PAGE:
What also concerns me is who pays - not likely to be the moneyed landowners who exploited our city!
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Re: Danger from old mines and mineshafts

Postby RapidAssistant » Fri Nov 07, 2014 8:45 am

The East End is notorious for it - a lot of the tenements on Alexandra Parade are pinned because of subsidence issues, and I remember there was a tenement collapse on Shettleston Road in 1980/81 - something like that - I have vague memories of it as I was only 4 years old at the time, but I think there were fatalities, and they had to knock down a whole line of tenements because they were unstable, and the row between Chester St and Ardholm St were dismantled, with only the shops left standing.

But there were other stories of the ground opening up without warning that I heard from various people. Was the Goldbergs/Granny Blacks collapse on Candleriggs caused by mine workings?
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Re: Danger from old mines and mineshafts

Postby dazza » Fri Nov 07, 2014 10:45 am

RapidAssistant wrote:Was the Goldbergs/Granny Blacks collapse on Candleriggs caused by mine workings?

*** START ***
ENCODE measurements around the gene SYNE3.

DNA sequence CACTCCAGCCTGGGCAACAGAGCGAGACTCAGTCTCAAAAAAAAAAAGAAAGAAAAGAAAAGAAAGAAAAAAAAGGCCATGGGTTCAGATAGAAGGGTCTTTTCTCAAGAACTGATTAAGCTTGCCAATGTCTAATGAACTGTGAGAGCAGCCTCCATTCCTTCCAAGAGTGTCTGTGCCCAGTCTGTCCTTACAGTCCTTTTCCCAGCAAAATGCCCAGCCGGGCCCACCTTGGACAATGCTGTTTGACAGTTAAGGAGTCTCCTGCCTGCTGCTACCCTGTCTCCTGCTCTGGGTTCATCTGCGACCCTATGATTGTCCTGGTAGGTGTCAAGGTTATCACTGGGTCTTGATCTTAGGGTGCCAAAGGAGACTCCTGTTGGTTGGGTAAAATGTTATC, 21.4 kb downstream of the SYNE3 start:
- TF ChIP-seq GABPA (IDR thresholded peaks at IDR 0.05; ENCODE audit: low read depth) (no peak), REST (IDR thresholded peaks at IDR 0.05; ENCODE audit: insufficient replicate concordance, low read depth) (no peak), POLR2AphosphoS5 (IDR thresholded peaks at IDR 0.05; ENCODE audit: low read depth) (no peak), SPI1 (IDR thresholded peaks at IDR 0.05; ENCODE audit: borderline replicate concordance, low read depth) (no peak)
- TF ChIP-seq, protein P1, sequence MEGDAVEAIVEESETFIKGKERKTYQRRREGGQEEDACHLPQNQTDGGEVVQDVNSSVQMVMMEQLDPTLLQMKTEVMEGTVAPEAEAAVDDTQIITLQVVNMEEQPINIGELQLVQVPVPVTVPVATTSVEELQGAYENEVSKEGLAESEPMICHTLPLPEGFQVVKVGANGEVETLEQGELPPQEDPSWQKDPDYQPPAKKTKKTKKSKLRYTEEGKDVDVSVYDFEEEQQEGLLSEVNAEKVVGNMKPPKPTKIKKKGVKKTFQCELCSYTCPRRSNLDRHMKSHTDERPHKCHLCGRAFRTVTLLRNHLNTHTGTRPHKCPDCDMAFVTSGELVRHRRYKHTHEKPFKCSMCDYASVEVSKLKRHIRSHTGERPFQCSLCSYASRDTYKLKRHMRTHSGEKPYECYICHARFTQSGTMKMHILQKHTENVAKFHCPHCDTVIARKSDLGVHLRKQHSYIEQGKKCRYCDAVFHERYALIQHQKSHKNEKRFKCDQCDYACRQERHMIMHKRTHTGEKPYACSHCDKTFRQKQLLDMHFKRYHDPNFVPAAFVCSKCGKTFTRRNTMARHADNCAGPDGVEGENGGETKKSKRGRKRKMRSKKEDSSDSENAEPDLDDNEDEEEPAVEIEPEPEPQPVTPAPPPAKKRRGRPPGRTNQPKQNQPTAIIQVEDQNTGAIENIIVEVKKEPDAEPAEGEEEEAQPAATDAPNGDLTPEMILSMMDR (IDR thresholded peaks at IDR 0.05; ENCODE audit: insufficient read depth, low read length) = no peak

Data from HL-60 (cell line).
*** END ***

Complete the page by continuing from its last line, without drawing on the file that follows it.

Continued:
No, a large chunk of the upper building, which had been derelict and unmaintained for years, just collapsed.
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Re: Danger from old mines and mineshafts

Postby Dexter St. Clair » Fri Nov 07, 2014 9:13 pm

If one could find the maps used by banks in the sixties to red line areas that mortgages were not to be made available to home buyers I think they would match former mining works.
"I before E, except after C" works in most cases but there are exceptions.
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Re: Danger from old mines and mineshafts

Postby moonbeam » Sat Nov 08, 2014 12:10 am

The Crusader Avenue pit shaft was nearly 800 feet deep. It had an upcast and down cast ie two shafts with about 20 feet between each shaft. The were actually mining around 500 feet but the pit had been extended unknown to the coal authority
to tap a coal seam -coking coal- at 800 feet. This seam had not been mined. I can check my maps re Shafton but this area had been mined for coal and ironstone. Around 1850 there were blast furnaces round about the ash pitch at the back of Netherton Community Centre. These shut in 1857.